We talked last week about denial. About the false belief that none of us struggle. About the false notion that if you do struggle, you’re the only one. We stood last week to acknowledge that isn’t the case. We are all in the same boat: we all have failed and fallen and sinned and struggled in many ways during our lifetime. If you’re sitting here today struggling with sin, be encouraged to know that you are in good company, we all do.
Once we are willing to step out of denial, and admit that we have all been hurt and struggle with something, we can move onto our second step: finding hope, healing, and restoration in God. You see, if we are honest with ourselves, this really is no such thing as a ‘private problem’ or, in the earlier example, you can’t hoard without people noticing. You can’t, because whatever baggage you carry around, whatever past hurt you struggle with, whatever sin problem you’re facing, whatever past relationship still makes you bitter and angry, affects the way you interact with those around you. Every moment our lives are being shaped by those around us, in good and bad ways, and those experiences are all shaped by their experiences. In essence, if you are around people, your problems become their problems. Your problems, if you’re sitting here today, are now our problems.
Because we never go through life alone.
And we can never completely hide what’s been done to us.
So the church had better learn to be comfortable with messy, because Jesus is.
Jesus was in fact known for hanging around with sinners. He had a reputation, and he worked hard to keep it that way. Did you know that the average Christian, three years after giving their life to Christ, no longer has any non-Christian friends? For all the talk that the church does about the need and importance for evangelism, very few actually do it. When churches grow it’s largely because there are Christians from other churches moving in, not new converts coming to faith in Jesus.
But that’s not Jesus. Jesus was a friend a sinners. He ate with them, drank with them, and went shopping with them. He filled his time with those who were far from God so that they might move closer. He knew that there one shot and finding a life redeemed and restored in the life that God intended was by being with them and befriending them.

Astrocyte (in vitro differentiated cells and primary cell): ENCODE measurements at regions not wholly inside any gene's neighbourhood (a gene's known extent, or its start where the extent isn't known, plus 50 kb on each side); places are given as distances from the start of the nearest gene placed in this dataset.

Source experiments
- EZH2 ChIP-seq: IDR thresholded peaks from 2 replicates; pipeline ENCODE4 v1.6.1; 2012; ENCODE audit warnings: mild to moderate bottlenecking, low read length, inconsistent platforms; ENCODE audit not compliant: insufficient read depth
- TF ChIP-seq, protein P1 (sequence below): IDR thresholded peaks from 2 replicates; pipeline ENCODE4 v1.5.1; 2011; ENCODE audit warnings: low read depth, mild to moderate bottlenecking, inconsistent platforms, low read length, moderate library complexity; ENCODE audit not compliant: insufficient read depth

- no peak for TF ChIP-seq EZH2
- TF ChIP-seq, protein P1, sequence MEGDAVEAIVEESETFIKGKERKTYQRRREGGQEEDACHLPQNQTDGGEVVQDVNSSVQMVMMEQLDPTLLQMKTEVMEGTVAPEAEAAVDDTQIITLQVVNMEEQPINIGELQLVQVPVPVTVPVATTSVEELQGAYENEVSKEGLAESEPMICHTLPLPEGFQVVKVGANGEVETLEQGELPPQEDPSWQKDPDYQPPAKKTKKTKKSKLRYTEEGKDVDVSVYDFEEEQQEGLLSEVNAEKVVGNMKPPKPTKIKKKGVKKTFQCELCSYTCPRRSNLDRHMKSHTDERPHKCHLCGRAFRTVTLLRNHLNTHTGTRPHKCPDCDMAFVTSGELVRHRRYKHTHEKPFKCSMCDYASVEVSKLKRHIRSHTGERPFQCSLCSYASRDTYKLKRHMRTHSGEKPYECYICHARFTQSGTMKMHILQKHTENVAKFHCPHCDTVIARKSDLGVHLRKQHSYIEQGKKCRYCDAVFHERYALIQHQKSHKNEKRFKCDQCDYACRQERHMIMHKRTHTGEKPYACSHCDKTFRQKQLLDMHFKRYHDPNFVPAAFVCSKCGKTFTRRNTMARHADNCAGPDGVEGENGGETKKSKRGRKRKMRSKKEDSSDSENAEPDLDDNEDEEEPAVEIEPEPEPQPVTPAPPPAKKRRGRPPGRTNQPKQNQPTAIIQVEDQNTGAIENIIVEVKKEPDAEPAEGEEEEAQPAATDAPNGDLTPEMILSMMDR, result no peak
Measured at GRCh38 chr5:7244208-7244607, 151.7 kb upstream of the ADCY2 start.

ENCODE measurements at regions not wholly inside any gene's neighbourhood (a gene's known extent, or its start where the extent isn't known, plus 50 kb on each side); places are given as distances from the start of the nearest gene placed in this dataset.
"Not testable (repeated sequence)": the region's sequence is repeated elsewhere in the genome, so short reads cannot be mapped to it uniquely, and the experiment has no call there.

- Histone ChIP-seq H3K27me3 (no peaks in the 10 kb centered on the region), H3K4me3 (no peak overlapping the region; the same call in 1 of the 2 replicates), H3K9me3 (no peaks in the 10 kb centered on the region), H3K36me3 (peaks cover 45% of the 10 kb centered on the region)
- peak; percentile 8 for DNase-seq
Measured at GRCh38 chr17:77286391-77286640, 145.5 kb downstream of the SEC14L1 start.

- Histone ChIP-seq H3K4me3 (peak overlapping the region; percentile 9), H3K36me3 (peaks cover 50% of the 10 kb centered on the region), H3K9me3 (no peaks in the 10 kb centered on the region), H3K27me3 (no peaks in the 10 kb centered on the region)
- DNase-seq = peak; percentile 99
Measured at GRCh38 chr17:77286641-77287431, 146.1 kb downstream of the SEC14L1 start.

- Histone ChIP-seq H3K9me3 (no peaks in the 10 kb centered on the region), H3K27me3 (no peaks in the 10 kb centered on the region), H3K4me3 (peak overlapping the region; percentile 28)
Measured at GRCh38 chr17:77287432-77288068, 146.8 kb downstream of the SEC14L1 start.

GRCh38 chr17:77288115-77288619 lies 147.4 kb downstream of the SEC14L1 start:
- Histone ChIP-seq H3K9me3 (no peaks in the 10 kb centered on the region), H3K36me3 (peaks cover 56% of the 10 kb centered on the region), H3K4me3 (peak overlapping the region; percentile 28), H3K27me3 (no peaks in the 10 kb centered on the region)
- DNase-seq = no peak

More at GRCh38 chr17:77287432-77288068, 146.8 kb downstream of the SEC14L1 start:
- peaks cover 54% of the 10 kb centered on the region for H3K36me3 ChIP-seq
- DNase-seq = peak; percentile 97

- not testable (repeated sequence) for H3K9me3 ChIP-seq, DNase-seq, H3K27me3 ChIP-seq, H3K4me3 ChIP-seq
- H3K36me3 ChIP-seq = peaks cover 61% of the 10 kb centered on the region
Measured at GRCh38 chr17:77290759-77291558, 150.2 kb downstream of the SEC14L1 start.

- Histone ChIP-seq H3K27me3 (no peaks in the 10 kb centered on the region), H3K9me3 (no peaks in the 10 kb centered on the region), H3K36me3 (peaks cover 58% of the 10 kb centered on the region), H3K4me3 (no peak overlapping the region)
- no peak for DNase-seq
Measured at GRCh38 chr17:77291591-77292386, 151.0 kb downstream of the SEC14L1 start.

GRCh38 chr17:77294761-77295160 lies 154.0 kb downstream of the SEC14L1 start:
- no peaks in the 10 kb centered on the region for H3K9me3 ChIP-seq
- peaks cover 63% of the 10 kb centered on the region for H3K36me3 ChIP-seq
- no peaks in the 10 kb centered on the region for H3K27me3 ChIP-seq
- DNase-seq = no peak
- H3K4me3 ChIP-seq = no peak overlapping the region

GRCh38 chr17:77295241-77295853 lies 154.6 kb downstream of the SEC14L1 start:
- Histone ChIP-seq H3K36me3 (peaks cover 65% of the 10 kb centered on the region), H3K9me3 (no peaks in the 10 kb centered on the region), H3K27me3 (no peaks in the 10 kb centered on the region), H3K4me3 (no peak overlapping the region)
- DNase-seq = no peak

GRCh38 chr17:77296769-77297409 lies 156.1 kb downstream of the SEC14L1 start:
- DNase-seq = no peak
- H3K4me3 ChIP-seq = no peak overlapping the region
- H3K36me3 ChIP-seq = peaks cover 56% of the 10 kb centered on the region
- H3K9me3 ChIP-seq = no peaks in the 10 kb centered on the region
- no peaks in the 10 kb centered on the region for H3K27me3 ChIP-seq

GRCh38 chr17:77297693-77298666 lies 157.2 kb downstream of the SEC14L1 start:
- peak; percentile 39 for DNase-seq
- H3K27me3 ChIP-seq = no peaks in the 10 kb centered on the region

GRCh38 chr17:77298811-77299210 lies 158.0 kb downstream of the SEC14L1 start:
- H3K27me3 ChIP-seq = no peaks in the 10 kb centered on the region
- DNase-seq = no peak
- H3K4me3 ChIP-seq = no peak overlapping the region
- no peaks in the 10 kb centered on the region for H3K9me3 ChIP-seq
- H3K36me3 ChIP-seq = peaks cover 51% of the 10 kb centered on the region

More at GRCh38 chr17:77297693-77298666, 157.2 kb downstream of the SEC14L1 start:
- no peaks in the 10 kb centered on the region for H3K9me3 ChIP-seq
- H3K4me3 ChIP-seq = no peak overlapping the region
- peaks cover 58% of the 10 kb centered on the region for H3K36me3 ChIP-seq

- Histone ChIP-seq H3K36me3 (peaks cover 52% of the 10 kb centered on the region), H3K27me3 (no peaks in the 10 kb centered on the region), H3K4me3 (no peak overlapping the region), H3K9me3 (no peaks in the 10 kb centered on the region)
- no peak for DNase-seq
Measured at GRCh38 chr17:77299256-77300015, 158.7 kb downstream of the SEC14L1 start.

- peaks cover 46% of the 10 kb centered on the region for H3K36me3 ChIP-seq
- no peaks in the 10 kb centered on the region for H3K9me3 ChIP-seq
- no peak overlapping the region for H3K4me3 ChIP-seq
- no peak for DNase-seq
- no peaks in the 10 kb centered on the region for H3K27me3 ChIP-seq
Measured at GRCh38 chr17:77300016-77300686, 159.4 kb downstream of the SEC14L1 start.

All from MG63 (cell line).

That idea is one of the big reasons that I’m a fan of the Celebrate Recovery ministry. Where as a program like A.A. Says that you need to acknowledge ‘a higher power’, Celebrate Recovery cuts to the chase and says, “If it’s not Jesus, you’re screwed.”
The only hope we have is Jesus.
Our one shot at a life free from the burden of sin and guilt is found in Jesus.
The one place we can turn to for love, grace, and acceptance is in the resurrected power of Jesus.
The place where our souls find rest is in the finished work of Jesus.
The second principle of Celebrate Recovery is Earnestly believe that God exists, that I matter to Him, and that He has the power to help me recover. Last week we stepped out of denial, we all admitted that we are broken, bruised, and battered by this world. And as I highlighted last week, a step out of denial is a step towards Jesus. This week we see that our step towards Jesus in one taken in hope, that he is real, that he cares for us, and that by his faithfulness we can be healed and saved.
Because we never do this alone.
We never carry all the burden alone. We never live in complete isolation. We never remain unaffected by others.
To be a church that cares for others and builds a reputation of one like Jesus, people comfortable eating with sinners, we must realize that their hope is found in the same place that ours has been: in the work of Jesus when he cried It is finished!
Where have you tried to find hope before Jesus? How did that not satisfy in the ways Jesus has?
How can your relationship with Jesus help you to step out of denial and into the hope that he provides?
In what areas of your life are you ready to let God help you?
What are you willing to change this week as you seek Jesus?